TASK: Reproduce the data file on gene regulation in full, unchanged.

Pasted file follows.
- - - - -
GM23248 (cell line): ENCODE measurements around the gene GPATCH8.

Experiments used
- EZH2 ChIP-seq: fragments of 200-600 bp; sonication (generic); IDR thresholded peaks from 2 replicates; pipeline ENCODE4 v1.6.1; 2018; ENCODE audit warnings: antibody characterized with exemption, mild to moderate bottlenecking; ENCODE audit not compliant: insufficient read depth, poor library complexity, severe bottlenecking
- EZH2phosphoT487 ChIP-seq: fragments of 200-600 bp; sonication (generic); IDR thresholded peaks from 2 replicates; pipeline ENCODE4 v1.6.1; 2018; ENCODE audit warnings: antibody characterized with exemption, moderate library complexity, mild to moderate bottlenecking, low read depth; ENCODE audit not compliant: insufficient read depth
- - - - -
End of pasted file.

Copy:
GM23248 (cell line): ENCODE measurements around the gene GPATCH8.

Experiments used
- EZH2 ChIP-seq: fragments of 200-600 bp; sonication (generic); IDR thresholded peaks from 2 replicates; pipeline ENCODE4 v1.6.1; 2018; ENCODE audit warnings: antibody characterized with exemption, mild to moderate bottlenecking; ENCODE audit not compliant: insufficient read depth, poor library complexity, severe bottlenecking
- EZH2phosphoT487 ChIP-seq: fragments of 200-600 bp; sonication (generic); IDR thresholded peaks from 2 replicates; pipeline ENCODE4 v1.6.1; 2018; ENCODE audit warnings: antibody characterized with exemption, moderate library complexity, mild to moderate bottlenecking, low read depth; ENCODE audit not compliant: insufficient read depth